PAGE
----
I don’t know about you, but when I read stats that set Christians apart from other groups, I am pretty suspicious. “How do you know they are really Christians?” is my immediate thought.
Making recent headlines is Pew research poll data reflecting a departure from Christianity in the U.S. with a corresponding rise in other faiths and those unaffiliated religiously. Ironically, within the figures, a gem of hope is hidden beneath the surface.
The poll reflected an alleged overall decline in Christian faith from 78.4% in 2007 to 70.6% in 2014. Some suggest that while the numbers are decreasing, they represent a trend toward strengthening (not necessarily in overall numbers) of true biblical Christianity. Richard Land, president of Southern Evangelical Seminary appeared on Lauren Green’s Fox News program Spirited Debate in late May to draw a similar conclusion.
When I think of our culture as a whole, it is difficult for me to believe either figure (78.4% in 2007 or 70.6% in 2014) truly represents the percentage of Christians in our nation. I tend to believe the numbers are much lower. After all, polls are typically based on what the participants claim.
While those claiming to be Christians are declining in number, it is logical to conclude that some have simply taken a more honest position with respect to their faith. And this conclusion leads me back to my suspicion that many more making up the numbers are name-only Christians.
If over 70% of Americans hold to biblical values, how can the remaining minority of our population generate the consumer base to support the gross immorality streaming through electronic devices and TV screens, making pornography a multi-billion dollar business? How could a largely Christian nation sustain the sex-saturated advertising, legitimizing of homosexuality, babies being torn apart in the womb, and a government that operates with little semblance of truth or order?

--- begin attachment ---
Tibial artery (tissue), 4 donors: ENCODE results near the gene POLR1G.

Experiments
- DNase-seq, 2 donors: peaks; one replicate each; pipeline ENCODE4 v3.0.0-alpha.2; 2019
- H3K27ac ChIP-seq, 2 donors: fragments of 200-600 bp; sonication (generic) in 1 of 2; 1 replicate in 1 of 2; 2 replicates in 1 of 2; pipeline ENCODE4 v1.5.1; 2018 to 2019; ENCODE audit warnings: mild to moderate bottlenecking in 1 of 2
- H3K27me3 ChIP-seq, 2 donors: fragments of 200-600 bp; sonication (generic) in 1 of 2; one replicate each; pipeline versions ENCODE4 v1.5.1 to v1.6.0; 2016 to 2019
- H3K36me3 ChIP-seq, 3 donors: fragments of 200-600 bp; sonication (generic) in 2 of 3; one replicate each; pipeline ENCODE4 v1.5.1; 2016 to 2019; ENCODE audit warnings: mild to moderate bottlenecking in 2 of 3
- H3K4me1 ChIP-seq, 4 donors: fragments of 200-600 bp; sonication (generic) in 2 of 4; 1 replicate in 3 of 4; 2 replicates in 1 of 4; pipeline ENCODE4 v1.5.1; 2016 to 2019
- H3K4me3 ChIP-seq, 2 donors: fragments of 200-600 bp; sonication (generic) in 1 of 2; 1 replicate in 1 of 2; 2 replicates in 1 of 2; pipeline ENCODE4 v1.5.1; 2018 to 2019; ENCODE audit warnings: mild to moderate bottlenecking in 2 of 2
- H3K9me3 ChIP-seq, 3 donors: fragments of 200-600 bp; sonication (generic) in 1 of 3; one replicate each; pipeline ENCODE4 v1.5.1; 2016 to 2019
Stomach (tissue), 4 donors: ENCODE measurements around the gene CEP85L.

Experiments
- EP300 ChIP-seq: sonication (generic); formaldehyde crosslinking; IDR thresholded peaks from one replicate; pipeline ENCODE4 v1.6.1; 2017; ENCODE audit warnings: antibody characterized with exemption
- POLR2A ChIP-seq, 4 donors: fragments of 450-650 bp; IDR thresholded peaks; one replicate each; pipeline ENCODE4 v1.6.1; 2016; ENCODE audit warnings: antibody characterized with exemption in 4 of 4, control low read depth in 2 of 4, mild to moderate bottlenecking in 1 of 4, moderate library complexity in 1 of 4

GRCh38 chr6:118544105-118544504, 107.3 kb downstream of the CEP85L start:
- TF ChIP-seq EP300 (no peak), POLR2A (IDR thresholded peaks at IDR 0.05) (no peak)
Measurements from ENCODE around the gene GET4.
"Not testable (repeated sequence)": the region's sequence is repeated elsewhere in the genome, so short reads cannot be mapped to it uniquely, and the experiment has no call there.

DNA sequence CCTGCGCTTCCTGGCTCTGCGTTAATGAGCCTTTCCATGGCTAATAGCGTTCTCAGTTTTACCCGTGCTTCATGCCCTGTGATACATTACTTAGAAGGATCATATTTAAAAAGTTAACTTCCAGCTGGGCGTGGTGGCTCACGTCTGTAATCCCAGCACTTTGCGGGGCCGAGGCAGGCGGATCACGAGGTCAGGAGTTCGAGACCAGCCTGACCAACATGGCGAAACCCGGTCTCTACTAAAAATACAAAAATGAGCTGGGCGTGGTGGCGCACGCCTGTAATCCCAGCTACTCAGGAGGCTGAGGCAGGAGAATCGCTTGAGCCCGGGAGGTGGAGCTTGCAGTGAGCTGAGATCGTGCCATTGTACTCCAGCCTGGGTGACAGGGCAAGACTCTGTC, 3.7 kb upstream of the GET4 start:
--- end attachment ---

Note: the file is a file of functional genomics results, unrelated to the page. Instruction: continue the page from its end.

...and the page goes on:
Our day-to-day choices are true representations of what and who we love, and what we believe. While a Christian is not immune to temptation, and we will inevitably sin, a life filled with active and ongoing sin is foreign to one who has been baptized into Christ. John said, “The one who says, ‘I have come to know Him,’ and does not keep His commandments, is a liar, and the truth is not in him; but whoever keeps His word, in him the love of God has truly been perfected. By this we know that we are in Him: the one who says he abides in Him ought himself to walk in the same manner as He walked” (1 John 2:4-6, NASB).
Attitudes have been shifting rapidly in the last few years, and biblical beliefs have increasingly become socially unacceptable. “Oh you are one of those judgmental bigots,” might be a fellow American’s response to your claim or admission to Christianity.
Those who reject God’s love and rebel against His precepts will likely hate Christians. We are warned by Christ Himself of this phenomenon (John 15:18). Being a Christian today is not quite as easy, not as acceptable, not as kindly embraced as it was in past decades.
For those who have been going along for the ride on the Christian bus, it is likely becoming a less appealing form of public transportation. This concept is well personified through a cartoon by Adam Ford that identifies three groups of people, 1) Christians, 2) Non-Christians, and 3) Meh Christians (one who lacks interest or enthusiasm).
Jesus said to the lukewarm church in Laodicea, “I know your deeds, that you are neither cold nor hot; I wish that you were cold or hot. So because you are lukewarm, and neither hot nor cold, I will spit [vomit] you out of My mouth” (Revelation 3:15-16, NASB).
In the end, we know our Lord’s desire is to see everyone come to repentance. His letter to the lukewarm church continues: “I counsel you to buy from Me gold refined in the fire, that you may be rich; and white garments, that you may be clothed, that the shame of your nakedness may not be revealed; and anoint your eyes with eye salve, that you may see. As many as I love, I rebuke and chasten. Therefore be zealous and repent.Behold, I stand at the door and knock. If anyone hears My voice and opens the door, I will come in to him and dine with him, and he with Me. (Revelation 13:18-20 NASB).”
As those in the fading middle ground step to the left or to the right, those holding true to Christ and His Word become marked – a separated people, a precious remnant.
Things are different than they were even a few years ago. We cannot be anonymous, unenthusiastic or silent in our faith. We need each other like never before. We must be faithful in assembling together, standing in unity, prayer and love. Jesus came to baptize us with the Holy Spirit and with fire (Luke 3:16 NASB). It’s time for us to be that fire.